A little over a month ago I met Adam Lecker. If you don't know who he is, our good friends over at Google can pull up a thing or two on this brilliant man. With over 24 years of coaching, Adam is a certified personal trainer with a background in human biomechanics and muscle physiology - focusing on postural correction and mobility (something I need help with, badly). Although Adam’s extensive range of certifications is applaudable, it is his passion to bring his physiology knowledge to his training that gets those goosebumps going. There is nothing I love more than working with a trainer that brings back science into programs and trains our body based on your systems.
I’m not going to pretend I’m even remotely as knowledgable as Adam when it comes to this topic, the autonomic nervous system, so I’ve asked him to bless us with his words of wisdom and bring you a special blog post directly from his brain.
Part 1 - Training: Your Autonomic Nervous System
Are your workouts making you feel drained or invigorated? Is motivating yourself to exercise always a struggle? Not getting the results you feel you should? Maybe consider adjusting your training according to your autonomic nervous system. This may solve all these issues.
The human body has two responses to stress. Either adaptation or fight/flight. When our brain is stressed, it releases the hormone called cortisol. If we are stressed to the right levels, our body will adapt. When stressed to the wrong level, the body has a fight/flight response and the desired adaptation doesn’t occur. The autonomic nervous system has two main divisions. The sympathetic and parasympathetic. Basically, the sympathetic is responsible for dealing with that stress and the parasympathetic nervous system is responsible for recovering from the stress. If exercise and training only involve the sympathetic nervous system, the body would reach a point of flight/flight and the desired adaption would not occur - fat loss will cease, muscle will not develop, and strength will not increase.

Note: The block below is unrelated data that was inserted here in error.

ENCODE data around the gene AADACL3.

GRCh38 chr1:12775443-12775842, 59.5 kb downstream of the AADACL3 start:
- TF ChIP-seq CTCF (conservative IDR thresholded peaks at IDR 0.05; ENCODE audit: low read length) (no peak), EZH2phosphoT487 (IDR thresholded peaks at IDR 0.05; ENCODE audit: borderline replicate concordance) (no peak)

If you are under a large amount of stress in other aspects of your life, daily exercise that has high sympathetic demand like; a heavy lifting program, crossfit, HIIT training with body loading, and high intensity cardio, you may be left feeling drained, unmotivated, and in different levels of pain. If that’s you, you may want to consider the following:
Reduce the amount that you are loading your body, take the intensity down for 30-50% of your training days.
Spend more time increasing mobility, increasing anatomical function with functional training.
Focus on nasal breathing. Breathing in through the nose only is the most effective way to trigger the parasympathetic nervous system - encourage the body get to stress recovery mode.
Split your exercise into high days and low days. Try only having two high days a week where there is a noticeable difference in intensity from your low days. As a gauge on your high days, you should not be able to exercise for more than an hour. If after an hour you still feel you have something left in the tank, than it really wasn’t a high day.
Prioritize mobility above all else. This will improve everything else you do in your life.